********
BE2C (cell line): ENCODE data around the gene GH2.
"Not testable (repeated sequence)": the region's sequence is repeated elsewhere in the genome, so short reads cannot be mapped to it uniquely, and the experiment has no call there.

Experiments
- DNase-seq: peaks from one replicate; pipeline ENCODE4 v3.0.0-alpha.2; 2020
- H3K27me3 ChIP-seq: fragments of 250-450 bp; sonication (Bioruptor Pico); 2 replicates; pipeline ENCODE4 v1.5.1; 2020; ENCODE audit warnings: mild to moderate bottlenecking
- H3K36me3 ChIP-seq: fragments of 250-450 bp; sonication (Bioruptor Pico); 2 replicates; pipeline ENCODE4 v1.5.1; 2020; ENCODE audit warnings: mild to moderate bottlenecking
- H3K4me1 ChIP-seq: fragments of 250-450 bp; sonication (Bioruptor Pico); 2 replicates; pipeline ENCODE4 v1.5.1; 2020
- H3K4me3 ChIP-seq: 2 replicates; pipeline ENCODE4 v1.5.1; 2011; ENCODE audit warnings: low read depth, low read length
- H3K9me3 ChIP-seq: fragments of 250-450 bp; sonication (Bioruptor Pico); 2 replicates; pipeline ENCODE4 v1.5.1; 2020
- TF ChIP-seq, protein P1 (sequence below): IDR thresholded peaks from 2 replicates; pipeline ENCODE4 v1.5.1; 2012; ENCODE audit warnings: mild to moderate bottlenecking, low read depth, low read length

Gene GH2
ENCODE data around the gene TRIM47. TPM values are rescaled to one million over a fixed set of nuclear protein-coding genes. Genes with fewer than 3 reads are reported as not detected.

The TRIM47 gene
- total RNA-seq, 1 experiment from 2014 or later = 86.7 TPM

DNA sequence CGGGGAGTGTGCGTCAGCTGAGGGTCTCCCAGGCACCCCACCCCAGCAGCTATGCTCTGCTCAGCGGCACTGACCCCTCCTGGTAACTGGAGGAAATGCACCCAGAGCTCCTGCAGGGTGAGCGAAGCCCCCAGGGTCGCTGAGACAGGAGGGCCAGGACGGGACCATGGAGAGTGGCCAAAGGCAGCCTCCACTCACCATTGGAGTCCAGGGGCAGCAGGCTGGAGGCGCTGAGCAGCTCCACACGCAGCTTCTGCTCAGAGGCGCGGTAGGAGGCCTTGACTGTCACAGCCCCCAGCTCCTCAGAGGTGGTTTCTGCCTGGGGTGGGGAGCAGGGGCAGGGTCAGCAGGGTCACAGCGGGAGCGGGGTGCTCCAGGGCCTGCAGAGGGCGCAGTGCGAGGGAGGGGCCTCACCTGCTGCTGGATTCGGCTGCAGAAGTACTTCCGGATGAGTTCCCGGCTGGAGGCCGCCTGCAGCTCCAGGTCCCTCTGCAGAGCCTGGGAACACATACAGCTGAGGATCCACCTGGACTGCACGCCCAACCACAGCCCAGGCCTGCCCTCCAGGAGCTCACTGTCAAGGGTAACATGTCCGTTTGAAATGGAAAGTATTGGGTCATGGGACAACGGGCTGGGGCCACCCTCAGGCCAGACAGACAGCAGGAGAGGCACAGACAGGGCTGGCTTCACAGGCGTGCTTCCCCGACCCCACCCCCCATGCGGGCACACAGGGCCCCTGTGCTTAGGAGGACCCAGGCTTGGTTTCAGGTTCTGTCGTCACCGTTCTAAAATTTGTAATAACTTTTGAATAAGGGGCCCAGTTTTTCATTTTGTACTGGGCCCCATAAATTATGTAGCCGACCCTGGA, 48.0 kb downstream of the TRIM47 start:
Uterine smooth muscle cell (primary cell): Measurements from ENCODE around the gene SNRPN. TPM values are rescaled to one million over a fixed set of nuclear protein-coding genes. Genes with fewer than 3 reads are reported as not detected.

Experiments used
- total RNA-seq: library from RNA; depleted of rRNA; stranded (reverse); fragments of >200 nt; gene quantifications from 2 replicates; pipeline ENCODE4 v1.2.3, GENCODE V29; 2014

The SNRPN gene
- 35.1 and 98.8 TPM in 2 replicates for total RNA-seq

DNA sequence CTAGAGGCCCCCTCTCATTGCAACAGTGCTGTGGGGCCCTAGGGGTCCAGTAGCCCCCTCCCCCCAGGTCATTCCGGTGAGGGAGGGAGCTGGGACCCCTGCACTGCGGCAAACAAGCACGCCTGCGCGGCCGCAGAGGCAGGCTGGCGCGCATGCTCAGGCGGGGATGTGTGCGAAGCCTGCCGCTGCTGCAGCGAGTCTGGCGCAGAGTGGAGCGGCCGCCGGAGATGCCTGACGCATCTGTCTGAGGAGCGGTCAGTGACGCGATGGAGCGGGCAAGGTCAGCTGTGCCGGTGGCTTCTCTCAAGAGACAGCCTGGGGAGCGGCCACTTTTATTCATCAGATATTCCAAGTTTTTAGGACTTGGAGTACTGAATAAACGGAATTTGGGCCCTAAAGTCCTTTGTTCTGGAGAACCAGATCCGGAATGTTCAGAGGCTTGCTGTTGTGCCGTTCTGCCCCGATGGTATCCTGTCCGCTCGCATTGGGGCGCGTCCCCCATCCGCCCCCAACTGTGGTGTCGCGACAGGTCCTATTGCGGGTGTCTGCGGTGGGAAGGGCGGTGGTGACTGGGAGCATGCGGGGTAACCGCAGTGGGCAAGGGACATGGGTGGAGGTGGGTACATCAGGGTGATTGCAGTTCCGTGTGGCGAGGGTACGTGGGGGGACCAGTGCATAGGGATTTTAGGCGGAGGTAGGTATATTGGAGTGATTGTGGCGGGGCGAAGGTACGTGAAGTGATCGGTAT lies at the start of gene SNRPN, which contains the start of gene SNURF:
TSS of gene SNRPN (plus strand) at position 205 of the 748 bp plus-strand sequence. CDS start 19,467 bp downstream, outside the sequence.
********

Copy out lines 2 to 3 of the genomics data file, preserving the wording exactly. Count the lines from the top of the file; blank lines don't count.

"Not testable (repeated sequence)": the region's sequence is repeated elsewhere in the genome, so short reads cannot be mapped to it uniquely, and the experiment has no call there.

Experiments